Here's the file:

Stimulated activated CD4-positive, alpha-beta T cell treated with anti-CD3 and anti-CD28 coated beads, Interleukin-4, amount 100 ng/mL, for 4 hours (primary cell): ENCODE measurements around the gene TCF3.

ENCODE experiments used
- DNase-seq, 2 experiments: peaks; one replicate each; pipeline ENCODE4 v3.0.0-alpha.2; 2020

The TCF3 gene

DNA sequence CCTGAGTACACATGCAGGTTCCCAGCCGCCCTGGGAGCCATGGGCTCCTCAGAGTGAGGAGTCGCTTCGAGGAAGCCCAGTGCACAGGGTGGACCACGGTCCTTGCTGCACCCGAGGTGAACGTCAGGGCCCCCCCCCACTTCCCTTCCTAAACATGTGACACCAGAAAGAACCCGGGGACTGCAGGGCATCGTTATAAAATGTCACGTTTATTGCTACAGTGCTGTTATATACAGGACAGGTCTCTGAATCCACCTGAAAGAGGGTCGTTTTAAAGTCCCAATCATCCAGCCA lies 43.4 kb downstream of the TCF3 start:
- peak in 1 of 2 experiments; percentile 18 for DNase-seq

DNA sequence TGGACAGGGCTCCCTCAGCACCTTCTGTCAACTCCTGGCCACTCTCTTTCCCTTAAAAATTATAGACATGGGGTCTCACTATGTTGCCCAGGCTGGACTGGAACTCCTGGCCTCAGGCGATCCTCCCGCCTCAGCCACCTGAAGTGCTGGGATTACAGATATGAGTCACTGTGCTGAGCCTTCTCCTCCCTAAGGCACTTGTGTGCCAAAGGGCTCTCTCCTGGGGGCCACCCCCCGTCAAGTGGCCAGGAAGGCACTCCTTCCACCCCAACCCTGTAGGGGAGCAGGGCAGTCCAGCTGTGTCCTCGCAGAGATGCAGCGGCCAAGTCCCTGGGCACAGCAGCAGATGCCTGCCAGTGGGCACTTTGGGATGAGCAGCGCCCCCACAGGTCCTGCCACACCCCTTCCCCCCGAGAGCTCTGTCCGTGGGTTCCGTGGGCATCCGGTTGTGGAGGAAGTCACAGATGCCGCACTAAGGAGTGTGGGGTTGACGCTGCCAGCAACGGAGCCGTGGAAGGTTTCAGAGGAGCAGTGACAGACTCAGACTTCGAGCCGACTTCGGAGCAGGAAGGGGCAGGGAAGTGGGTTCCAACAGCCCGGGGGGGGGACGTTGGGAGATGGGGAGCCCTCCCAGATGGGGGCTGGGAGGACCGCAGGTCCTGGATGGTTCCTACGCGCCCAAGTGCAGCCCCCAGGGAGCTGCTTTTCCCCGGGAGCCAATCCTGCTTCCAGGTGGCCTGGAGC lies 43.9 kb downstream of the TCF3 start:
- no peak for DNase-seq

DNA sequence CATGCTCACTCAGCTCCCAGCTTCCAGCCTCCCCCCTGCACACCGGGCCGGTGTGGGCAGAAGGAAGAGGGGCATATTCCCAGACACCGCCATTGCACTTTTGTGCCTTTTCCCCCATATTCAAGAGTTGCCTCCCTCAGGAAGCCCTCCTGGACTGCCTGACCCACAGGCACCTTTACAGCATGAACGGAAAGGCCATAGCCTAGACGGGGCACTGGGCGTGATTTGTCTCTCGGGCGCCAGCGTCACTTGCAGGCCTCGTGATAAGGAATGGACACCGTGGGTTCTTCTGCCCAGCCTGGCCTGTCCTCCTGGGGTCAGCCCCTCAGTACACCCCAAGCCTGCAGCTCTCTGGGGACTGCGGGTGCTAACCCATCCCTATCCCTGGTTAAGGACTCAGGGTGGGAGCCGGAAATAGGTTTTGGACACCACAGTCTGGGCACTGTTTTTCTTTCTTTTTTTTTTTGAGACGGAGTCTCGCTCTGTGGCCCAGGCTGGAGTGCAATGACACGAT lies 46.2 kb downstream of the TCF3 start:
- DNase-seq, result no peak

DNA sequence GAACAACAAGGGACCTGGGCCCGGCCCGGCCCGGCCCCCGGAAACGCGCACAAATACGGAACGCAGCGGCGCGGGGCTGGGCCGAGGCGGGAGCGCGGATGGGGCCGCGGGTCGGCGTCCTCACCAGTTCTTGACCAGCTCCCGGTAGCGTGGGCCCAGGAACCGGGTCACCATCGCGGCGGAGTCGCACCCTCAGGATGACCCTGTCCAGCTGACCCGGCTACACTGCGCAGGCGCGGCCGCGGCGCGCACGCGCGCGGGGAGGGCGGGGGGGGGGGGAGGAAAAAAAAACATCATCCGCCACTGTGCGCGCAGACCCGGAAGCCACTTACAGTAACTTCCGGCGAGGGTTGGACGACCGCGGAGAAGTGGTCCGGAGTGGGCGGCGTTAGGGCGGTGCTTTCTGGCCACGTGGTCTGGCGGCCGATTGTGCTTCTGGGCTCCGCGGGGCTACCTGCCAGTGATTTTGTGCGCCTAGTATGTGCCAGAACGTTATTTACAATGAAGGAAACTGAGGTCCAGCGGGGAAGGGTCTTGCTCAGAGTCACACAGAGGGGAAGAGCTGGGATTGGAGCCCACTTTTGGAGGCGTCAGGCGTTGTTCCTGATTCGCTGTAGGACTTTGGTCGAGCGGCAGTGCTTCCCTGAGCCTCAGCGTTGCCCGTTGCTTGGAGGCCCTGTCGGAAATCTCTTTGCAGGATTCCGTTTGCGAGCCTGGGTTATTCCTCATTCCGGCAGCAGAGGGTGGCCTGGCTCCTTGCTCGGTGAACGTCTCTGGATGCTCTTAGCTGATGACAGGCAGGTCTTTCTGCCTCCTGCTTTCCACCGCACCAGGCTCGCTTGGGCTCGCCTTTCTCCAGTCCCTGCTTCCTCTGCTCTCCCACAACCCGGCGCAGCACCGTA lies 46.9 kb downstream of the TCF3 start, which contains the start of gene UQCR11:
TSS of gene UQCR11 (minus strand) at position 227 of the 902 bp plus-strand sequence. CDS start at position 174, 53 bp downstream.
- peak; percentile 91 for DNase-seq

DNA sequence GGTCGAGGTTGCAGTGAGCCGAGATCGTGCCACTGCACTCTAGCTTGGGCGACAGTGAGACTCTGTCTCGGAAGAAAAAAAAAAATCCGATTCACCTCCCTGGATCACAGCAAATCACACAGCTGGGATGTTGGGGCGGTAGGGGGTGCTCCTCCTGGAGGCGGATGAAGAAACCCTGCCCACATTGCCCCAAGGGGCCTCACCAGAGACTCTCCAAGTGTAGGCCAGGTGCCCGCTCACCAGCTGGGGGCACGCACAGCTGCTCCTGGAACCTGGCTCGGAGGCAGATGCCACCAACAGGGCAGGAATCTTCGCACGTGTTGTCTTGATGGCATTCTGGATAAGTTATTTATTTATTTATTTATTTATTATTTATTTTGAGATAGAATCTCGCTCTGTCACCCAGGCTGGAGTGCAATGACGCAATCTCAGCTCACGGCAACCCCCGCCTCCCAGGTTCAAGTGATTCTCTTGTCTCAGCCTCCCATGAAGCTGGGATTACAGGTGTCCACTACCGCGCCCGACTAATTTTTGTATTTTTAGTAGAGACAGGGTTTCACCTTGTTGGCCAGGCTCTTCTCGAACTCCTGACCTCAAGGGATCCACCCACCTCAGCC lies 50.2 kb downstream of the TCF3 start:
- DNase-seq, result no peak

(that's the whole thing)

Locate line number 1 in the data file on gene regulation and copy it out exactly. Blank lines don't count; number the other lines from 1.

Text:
Stimulated activated CD4-positive, alpha-beta T cell treated with anti-CD3 and anti-CD28 coated beads, Interleukin-4, amount 100 ng/mL, for 4 hours (primary cell): ENCODE measurements around the gene TCF3.